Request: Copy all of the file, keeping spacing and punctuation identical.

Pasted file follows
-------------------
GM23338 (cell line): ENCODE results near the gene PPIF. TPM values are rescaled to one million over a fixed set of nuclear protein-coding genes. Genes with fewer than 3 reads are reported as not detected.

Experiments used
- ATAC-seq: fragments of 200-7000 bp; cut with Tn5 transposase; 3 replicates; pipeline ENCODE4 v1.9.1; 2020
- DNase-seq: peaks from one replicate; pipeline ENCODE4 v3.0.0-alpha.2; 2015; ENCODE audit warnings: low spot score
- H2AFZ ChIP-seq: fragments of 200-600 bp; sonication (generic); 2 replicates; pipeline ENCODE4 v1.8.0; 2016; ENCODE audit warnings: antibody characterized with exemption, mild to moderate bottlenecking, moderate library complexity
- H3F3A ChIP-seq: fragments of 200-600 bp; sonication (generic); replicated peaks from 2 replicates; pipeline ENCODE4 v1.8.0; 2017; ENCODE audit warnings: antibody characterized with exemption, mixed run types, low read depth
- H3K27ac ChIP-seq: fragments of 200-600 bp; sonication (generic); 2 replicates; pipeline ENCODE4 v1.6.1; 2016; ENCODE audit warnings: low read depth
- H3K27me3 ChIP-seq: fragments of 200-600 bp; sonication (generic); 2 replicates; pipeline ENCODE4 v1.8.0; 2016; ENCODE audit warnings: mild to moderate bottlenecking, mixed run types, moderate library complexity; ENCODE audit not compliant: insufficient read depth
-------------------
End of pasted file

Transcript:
GM23338 (cell line): ENCODE results near the gene PPIF. TPM values are rescaled to one million over a fixed set of nuclear protein-coding genes. Genes with fewer than 3 reads are reported as not detected.

Experiments used
- ATAC-seq: fragments of 200-7000 bp; cut with Tn5 transposase; 3 replicates; pipeline ENCODE4 v1.9.1; 2020
- DNase-seq: peaks from one replicate; pipeline ENCODE4 v3.0.0-alpha.2; 2015; ENCODE audit warnings: low spot score
- H2AFZ ChIP-seq: fragments of 200-600 bp; sonication (generic); 2 replicates; pipeline ENCODE4 v1.8.0; 2016; ENCODE audit warnings: antibody characterized with exemption, mild to moderate bottlenecking, moderate library complexity
- H3F3A ChIP-seq: fragments of 200-600 bp; sonication (generic); replicated peaks from 2 replicates; pipeline ENCODE4 v1.8.0; 2017; ENCODE audit warnings: antibody characterized with exemption, mixed run types, low read depth
- H3K27ac ChIP-seq: fragments of 200-600 bp; sonication (generic); 2 replicates; pipeline ENCODE4 v1.6.1; 2016; ENCODE audit warnings: low read depth
- H3K27me3 ChIP-seq: fragments of 200-600 bp; sonication (generic); 2 replicates; pipeline ENCODE4 v1.8.0; 2016; ENCODE audit warnings: mild to moderate bottlenecking, mixed run types, moderate library complexity; ENCODE audit not compliant: insufficient read depth